The knife was gone.

Sunarin's eyes flicked open, and saw Dannon staring down.

Sunarin grunted in recognition and crooked a faint, embarrassed smile.

In response, Dannon stared a second longer, his eyes black, nonforgiving. Strong, tall, the young lord's face looking down could have been carved of stone by a master cutter, flawless and dispassionate. Dannon's four years as a lord of the Honor Guard, his nine years of training before that in the Academy, and his father's discipline most of all, had taught him never to compromise his word of honor and never, by his sworn oath, to forgive anyone who did.

Without a word, Lord Dannon turned from Sunarin and drew his sword stiffly in Dominion salute.

Twisting in the direction of his salute, Sunarin saw an assembly of guardsmen approaching. Two hundred strong, most wore the scarlet and gold of the Honor Guard; the rest, the blue and black of the Tower Guard. Last, heralded by a brief fanfare of trumpets and bright pennons, the five other lords who had come this year to Kairugon Gorge walked to the forefront of their gathering men where three-legged campstools were being set up for them as makeshift council chairs.

And behind Sunarin and Dannon, two guardsmen were lighting a large bed of coals for a Trial Fire.

Last night was no dream. The prisoner stood.

* * *

"Sunarin of the House of Korin," High Lord Ashtin, prince of the Dominion, said dryly.

Sunarin looked at him. High Lord Ashtin was as tall and broadshouldered as his cousin Dannon, but there their similarities stopped. Like two sides of the same five talent piece, where Dannon was dark, stern in looks and personality, Ashtin, a year older, was fair. His blue grey eyes sparked at the thought of anything new to challenge him, and his reddish blond hair fell forward across his brow when he laughed. He laughed often, with the heartiest laugh in the Guard, a laugh that still had something of the wildness, the irrepressibility of his youth in it. But recent years of command and greater ambition had distanced him and matured him. Still, he was a young man always ready to enjoy himself and shrewd enough, usually, to find ways to do so. Appreciating that, his men in the Guard were more loyal to him than they were to his uncle, the king.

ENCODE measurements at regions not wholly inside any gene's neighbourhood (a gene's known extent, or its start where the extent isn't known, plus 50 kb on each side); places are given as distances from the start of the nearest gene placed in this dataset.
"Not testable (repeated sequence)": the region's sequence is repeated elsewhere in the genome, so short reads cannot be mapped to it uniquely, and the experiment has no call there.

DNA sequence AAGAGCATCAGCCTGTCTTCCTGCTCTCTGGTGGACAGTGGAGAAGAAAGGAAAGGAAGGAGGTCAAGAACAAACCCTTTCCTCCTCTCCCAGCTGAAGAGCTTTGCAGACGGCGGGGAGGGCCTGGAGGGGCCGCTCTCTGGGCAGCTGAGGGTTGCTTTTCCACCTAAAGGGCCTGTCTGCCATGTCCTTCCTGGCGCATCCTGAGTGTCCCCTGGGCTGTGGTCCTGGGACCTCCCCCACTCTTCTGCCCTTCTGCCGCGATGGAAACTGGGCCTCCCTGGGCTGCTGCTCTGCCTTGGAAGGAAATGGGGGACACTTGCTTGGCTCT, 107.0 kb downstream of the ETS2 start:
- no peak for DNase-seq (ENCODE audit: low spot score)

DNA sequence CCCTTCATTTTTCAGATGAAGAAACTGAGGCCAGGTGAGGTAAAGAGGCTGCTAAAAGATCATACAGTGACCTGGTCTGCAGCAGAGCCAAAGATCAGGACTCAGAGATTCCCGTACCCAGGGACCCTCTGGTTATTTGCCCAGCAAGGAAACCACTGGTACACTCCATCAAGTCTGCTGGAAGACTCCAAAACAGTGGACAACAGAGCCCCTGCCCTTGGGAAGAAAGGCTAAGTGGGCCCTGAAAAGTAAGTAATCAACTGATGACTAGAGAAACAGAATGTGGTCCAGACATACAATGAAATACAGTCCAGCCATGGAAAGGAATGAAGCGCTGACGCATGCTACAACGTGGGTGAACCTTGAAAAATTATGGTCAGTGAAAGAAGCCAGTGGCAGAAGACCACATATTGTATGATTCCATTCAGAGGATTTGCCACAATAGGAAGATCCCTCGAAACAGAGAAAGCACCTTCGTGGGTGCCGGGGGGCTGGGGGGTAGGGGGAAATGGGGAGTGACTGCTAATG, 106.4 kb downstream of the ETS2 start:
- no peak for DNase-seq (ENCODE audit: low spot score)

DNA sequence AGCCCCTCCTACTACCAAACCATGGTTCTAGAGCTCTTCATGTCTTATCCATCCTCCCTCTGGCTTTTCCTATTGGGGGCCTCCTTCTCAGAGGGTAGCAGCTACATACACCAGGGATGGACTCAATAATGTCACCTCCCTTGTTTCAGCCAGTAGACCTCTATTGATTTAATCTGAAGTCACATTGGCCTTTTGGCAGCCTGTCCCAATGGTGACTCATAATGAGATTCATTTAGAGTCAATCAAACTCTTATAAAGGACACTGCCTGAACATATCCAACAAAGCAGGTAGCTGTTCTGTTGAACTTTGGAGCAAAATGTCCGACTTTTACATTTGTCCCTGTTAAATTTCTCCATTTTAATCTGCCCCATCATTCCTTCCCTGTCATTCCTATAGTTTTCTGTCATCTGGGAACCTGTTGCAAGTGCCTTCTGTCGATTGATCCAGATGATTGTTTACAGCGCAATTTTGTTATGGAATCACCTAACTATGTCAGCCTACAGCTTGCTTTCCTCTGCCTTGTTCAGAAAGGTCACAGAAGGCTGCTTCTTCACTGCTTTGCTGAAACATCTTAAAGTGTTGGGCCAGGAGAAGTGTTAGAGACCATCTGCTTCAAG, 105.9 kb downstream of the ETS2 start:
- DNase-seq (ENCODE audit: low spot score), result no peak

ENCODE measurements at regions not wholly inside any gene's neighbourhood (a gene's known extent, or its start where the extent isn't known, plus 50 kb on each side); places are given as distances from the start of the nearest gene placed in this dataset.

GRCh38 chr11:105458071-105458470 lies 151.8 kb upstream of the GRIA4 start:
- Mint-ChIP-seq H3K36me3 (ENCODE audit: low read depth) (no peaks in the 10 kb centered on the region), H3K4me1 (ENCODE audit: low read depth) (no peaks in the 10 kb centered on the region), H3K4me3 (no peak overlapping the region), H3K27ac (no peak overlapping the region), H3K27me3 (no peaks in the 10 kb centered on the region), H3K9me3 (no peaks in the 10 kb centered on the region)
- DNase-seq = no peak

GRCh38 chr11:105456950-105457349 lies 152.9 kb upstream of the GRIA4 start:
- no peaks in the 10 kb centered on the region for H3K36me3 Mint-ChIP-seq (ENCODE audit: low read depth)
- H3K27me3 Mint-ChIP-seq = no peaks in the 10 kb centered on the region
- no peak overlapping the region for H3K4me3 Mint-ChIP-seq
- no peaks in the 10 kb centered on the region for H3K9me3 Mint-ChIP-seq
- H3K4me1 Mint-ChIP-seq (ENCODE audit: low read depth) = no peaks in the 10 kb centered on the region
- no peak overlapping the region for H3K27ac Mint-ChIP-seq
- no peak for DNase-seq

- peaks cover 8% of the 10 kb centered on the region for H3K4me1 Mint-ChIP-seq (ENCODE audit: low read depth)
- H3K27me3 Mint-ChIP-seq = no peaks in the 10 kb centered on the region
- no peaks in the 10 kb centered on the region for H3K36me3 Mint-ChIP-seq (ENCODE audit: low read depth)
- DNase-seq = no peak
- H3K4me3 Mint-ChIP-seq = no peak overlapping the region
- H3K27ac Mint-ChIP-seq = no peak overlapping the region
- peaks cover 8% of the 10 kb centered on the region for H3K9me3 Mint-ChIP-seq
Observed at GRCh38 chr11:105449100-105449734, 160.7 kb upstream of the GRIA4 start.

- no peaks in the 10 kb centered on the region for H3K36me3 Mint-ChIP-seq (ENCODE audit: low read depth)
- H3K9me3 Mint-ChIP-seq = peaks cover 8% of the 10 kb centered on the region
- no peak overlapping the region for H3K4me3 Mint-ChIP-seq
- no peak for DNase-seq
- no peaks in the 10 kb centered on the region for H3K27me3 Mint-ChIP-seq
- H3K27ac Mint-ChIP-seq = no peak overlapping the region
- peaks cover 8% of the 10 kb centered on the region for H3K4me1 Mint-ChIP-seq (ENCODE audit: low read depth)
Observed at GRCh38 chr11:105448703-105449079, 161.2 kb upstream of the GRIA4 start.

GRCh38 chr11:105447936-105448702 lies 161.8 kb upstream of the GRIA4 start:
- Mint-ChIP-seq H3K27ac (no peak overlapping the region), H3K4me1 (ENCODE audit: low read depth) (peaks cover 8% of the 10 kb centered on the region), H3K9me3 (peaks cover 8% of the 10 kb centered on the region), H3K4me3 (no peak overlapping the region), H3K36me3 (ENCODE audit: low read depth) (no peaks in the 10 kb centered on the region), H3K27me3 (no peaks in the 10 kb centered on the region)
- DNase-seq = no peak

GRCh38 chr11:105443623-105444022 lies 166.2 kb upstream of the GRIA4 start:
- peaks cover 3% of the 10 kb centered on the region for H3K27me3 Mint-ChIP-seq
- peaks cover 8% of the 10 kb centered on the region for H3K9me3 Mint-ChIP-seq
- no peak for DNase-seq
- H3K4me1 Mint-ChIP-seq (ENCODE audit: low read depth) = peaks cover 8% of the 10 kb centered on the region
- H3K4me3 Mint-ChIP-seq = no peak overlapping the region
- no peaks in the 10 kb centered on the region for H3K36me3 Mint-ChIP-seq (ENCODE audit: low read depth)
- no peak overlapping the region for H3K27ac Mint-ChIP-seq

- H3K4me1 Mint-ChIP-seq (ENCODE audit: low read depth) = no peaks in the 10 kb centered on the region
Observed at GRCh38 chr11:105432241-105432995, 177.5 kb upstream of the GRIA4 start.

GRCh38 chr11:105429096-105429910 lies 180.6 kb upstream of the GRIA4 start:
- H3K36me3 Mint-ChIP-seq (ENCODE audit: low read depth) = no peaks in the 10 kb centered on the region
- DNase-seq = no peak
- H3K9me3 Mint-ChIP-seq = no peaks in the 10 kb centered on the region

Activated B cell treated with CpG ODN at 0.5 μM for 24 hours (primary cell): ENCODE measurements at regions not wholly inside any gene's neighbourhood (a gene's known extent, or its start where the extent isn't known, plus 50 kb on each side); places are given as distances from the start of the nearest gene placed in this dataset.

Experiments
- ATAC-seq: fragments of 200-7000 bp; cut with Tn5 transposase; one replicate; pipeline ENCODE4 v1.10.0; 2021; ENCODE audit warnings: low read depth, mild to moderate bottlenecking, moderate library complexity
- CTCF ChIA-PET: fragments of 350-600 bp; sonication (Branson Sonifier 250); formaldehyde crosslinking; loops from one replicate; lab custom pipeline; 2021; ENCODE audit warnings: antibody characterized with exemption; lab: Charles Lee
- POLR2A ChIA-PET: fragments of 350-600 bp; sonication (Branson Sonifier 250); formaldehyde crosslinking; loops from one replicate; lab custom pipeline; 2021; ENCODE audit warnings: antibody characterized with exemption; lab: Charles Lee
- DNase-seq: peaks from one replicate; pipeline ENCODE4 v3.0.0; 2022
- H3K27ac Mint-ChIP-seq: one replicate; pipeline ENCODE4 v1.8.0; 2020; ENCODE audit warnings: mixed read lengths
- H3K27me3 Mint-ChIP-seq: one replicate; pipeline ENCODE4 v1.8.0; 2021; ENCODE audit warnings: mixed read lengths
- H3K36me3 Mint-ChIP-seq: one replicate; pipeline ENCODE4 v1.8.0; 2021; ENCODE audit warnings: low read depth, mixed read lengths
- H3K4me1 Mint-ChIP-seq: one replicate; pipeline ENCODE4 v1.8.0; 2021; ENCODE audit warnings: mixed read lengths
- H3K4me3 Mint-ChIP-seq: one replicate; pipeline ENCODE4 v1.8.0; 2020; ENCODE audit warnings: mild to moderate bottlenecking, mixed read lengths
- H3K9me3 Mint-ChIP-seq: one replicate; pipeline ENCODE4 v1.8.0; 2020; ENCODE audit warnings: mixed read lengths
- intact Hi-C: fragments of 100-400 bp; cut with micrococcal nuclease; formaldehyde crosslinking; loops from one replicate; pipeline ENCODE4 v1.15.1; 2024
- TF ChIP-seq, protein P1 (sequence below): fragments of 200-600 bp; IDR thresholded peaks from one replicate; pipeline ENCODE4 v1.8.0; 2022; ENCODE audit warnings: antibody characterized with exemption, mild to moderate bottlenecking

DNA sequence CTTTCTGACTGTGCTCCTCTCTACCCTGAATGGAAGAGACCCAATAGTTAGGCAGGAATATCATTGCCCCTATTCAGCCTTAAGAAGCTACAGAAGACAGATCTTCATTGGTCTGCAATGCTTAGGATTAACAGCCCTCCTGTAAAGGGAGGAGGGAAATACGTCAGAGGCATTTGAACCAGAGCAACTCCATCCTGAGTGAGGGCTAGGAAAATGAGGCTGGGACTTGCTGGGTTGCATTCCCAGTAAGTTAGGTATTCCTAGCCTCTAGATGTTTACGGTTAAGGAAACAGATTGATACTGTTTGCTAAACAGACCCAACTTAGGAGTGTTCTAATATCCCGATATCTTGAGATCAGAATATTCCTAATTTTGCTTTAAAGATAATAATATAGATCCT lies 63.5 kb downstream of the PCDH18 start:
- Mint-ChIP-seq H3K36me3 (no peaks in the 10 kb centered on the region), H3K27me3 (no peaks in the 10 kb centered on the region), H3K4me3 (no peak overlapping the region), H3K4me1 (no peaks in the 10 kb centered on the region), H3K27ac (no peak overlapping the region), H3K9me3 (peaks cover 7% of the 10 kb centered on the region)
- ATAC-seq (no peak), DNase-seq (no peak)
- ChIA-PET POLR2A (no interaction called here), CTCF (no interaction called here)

Sunarin saluted him.

Lord Ashtin crossed his arms in front of him, careful not to acknowledge the prisoner's salute. "Sunarin," he said. "You were caught burning down the bridge of Kairugon Gorge. It was ...not something we expected you to do."

A few of the men around the circle caught each other's eyes and chuckled. They had seen their high lord question prisoners before, goading them with quietly aimed barbs until the prisoners, red-faced and insulted, blurted out more than they intended. In a society of men as quick to defend their names and reputations as the Honor Guard, Ashtin maintained his control easily, a fox among the wolves.

"You claim, I believe," the High Lord went on, "that the Norgons are coming. Would you happen to have...proof?"

Sunarin's fists clenched.

Noting them, Ashtin crooked a smile. He glanced down, flicked a fly off his silk sleeves, stretched his long legs out leisurely from underneath his campstool--and forced Sunarin to wait until he looked back up, ready for an answer. He cocked an eyebrow.

The waiting disconcerted most prisoners. But Sunarin answered him calmly.

"My lord. If the Norgons are not coming, I'm a traitor."

Ashtin sat forward and rejudged the hunter with a more calculating eye. "And if they are coming and you know that they are, but claim you haven't seen them, you're a conspirator!"

"No, my lord. I know no Norgon nor have I seen any since the wars last summer. Except..."


"In a vision."

"In a...what?"

"In a vision, my lord."

Ashtin sat back and released his breath slowly. "That's what I thought you said," he muttered. He glanced over at Dannon. Ashtin had had little association with his cousin's hunter in recent years, but if Sunarin truly believed what he'd just said, then the man had gone as mad as an Orliand Islander.

"Do you mean to say, Sunarin, that you burned down the one bridge across Kairugon Gorge because of a dream?"

"I hope it was a dream, my lord. If so, I was misled by it, and I shall die the death of a traitor in the Fire behind me. But I fear it was more than a dream."

Ashtin stared at Sunarin. The men in the circle around them had grown quiet; Dannon, standing stiff as a statue beside his hunter, darkly so. Sunarin's bold answers, calm voice betrayed no emotion, no madness. And, as yet, no lying.

"What else do you call a vision, if not a dream?"

Almost imperceptibly, Sunarin winced. "Prophecy, my lord."

As if a spell had been broken, as if the men in the ranks had started to believe Sunarin's calm strange words and now suddenly knew better, they exploded with laughter. They hooted at the prisoner, a madman in their center.